What is on your mind this summer Tom (Puzak)?
Making the US MTBO team is a brilliant opportunity to immerse in a sport in which we don't often get to compete. As there are only a handful of events in each region of the US, all of the athletes on the US MTBO are challenged to find enough map time to progress.
This year, the team is taking a bit of a different approach to training for the world champs. The biggest change is putting a greater focus on the map. Last year we learned that the more riding that can be done with a map board on, the better. We ride local MTB trails with a map on, following along as we ride. We print maps of the city, and choose virtual checkpoints to visit. We also do very specific race training set up to simulate the decision making that will happen at race pace.
But nothing can prepare us better for the champs then the week of training camp in Poland. We are really excited to get there and focus on improvement. Regardless of the results, I know that I will continue to enjoy our unique sport, and make new friends along the way.
With regard to equipment, I am not making any large changes. A fast XC race bike is important, and my preferred setup is a sub-22 lbs hard tail. Last year a Diamondback Evolve Carbon Pro served me well. This year a Niner AIR9RDO has been my weapon of choice. I specifically wanted to upgrade the wheels to help with all of the stops and starts. Otherwise I will be wearing polarized lenses to help cut down on the glare off of the otherwise awesome Autopilot map holders that we use. The plastic covering keeps the maps in the place and protects from moisture and abrasion, but also reflects the sun making map reading difficult. I would like to use a taller map board to get the map closer to my face while riding, but I'm not sure if I'll be able to get my hands on one prior to the world champs.How has training been going for you Dave (Swanson)?
Making the US Mountain Bike Orienteering Team (MTBO) team this year has been very exciting. MTBO is different than endurance adventure racing, as decisions need to be made more quickly and efficiently than your typical adventure race or foot orienteering event.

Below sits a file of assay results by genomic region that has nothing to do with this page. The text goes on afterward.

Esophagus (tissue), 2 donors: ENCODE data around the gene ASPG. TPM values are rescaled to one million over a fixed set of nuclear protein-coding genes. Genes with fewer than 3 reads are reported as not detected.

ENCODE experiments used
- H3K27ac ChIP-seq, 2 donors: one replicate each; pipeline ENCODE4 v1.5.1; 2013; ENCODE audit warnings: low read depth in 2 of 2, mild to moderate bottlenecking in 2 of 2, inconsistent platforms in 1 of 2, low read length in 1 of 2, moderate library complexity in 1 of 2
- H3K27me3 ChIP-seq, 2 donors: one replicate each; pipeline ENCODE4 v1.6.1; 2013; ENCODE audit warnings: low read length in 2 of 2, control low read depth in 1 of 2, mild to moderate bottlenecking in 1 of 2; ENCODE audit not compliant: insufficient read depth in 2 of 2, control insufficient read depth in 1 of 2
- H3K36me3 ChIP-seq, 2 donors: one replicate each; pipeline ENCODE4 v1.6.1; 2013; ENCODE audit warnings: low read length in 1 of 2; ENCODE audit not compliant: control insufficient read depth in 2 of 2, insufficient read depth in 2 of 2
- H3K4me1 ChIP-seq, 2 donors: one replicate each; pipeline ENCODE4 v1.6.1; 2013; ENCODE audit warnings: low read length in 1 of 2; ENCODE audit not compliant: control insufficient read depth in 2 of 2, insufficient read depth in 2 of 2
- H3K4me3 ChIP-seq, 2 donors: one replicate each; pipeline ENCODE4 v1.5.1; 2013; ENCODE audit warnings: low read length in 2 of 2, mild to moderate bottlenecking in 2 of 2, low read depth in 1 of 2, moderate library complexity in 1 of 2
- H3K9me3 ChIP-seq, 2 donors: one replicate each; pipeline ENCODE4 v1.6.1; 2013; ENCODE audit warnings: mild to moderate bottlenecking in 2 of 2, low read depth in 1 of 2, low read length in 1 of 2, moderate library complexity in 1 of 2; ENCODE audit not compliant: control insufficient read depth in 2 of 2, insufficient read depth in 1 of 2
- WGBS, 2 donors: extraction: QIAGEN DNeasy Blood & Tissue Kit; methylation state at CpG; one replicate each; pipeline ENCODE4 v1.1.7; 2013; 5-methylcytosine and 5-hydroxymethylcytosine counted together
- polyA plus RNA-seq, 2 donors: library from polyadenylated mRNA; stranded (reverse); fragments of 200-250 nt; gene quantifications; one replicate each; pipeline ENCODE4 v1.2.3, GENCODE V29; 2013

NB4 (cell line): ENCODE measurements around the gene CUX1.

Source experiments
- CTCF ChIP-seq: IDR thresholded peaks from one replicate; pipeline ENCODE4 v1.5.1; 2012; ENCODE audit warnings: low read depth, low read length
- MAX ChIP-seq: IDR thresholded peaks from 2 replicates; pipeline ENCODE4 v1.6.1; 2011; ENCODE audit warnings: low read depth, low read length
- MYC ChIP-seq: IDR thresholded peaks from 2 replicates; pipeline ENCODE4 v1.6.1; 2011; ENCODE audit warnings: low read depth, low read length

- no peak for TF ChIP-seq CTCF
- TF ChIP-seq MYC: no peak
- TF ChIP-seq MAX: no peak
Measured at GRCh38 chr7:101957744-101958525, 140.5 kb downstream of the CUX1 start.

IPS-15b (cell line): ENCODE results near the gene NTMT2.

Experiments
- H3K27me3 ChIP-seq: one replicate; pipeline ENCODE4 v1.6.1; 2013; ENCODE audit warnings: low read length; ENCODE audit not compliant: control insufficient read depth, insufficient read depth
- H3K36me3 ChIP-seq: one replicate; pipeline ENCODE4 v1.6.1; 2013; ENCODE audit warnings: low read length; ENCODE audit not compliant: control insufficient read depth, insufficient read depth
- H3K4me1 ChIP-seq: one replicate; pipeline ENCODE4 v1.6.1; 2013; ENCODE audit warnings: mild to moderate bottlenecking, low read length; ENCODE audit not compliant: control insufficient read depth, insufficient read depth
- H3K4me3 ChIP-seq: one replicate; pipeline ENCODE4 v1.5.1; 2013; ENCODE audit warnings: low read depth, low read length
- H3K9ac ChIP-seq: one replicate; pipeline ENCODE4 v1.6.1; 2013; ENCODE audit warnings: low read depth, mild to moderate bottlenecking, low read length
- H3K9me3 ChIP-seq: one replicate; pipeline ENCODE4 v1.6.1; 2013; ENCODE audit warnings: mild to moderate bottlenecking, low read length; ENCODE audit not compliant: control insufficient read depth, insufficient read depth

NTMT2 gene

|MNOC Long Course part A|
|MNOC Long Course part B|
Training for MTBO involves short hard efforts, technical riding skills, and the ability to ride while looking down at the mapboard. Getting onto the start lines to mountain bike races has helped with the fast paced, stop & go fitness needed for the sport. Minnesota has a series called Minnesota Mountain Bike Series that has 10 races across the state. Locally, the ski hill hosts Thursday night races as well. But of most benefit to MTBO training are the MNOC (Minnesota Orienteering Club) events. It is my hope that we can find more terrain, and athletes, to participate in MTBO. The 30 athletes that raced at the most recent MTBO event were all smiles at the finish line. At home, it is easy to train with multiple single track MTB parks nearby.
The next step will be training camp in Poland…a great opportunity to dig into MTBO. Training camp promises to be an exciting opportunity to meet new people, get settled into the pattern and flow of the sport, and strengthen my navigation abilities.
|Autopilot map board|
Now I have to pack the bike into a bike box, and find a compass somewhere around here...